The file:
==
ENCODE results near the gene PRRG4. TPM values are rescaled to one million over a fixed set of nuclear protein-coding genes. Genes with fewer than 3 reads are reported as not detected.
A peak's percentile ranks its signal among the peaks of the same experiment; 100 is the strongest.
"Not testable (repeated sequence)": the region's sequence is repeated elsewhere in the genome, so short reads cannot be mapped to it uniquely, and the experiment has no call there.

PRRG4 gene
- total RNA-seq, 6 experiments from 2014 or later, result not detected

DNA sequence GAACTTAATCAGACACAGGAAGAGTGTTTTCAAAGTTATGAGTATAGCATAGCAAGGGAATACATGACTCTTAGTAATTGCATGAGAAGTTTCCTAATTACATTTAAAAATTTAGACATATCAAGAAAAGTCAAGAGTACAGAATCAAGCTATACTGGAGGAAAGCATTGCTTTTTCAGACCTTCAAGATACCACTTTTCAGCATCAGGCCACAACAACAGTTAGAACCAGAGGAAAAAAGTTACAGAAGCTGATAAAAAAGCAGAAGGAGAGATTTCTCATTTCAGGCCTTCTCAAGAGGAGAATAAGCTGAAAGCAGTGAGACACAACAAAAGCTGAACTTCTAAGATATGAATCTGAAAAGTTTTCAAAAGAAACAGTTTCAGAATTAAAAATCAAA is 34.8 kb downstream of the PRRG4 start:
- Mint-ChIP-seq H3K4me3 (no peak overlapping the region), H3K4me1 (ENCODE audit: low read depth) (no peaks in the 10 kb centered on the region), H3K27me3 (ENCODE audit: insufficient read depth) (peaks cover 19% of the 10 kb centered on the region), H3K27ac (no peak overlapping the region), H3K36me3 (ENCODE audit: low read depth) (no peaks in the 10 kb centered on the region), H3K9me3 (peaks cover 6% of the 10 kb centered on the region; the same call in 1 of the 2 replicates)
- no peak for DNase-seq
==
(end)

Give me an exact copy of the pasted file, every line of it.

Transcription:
ENCODE results near the gene PRRG4. TPM values are rescaled to one million over a fixed set of nuclear protein-coding genes. Genes with fewer than 3 reads are reported as not detected.
A peak's percentile ranks its signal among the peaks of the same experiment; 100 is the strongest.
"Not testable (repeated sequence)": the region's sequence is repeated elsewhere in the genome, so short reads cannot be mapped to it uniquely, and the experiment has no call there.

PRRG4 gene
- total RNA-seq, 6 experiments from 2014 or later, result not detected

DNA sequence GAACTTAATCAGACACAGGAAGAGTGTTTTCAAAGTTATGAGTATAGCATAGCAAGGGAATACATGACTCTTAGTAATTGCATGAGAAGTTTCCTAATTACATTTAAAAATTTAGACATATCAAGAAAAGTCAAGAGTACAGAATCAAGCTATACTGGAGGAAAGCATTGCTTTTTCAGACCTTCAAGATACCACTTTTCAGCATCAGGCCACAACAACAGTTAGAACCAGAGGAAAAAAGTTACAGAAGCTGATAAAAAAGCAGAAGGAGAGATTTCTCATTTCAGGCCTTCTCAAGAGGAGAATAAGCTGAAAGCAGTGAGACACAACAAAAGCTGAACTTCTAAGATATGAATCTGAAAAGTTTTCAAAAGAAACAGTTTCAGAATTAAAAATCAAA is 34.8 kb downstream of the PRRG4 start:
- Mint-ChIP-seq H3K4me3 (no peak overlapping the region), H3K4me1 (ENCODE audit: low read depth) (no peaks in the 10 kb centered on the region), H3K27me3 (ENCODE audit: insufficient read depth) (peaks cover 19% of the 10 kb centered on the region), H3K27ac (no peak overlapping the region), H3K36me3 (ENCODE audit: low read depth) (no peaks in the 10 kb centered on the region), H3K9me3 (peaks cover 6% of the 10 kb centered on the region; the same call in 1 of the 2 replicates)
- no peak for DNase-seq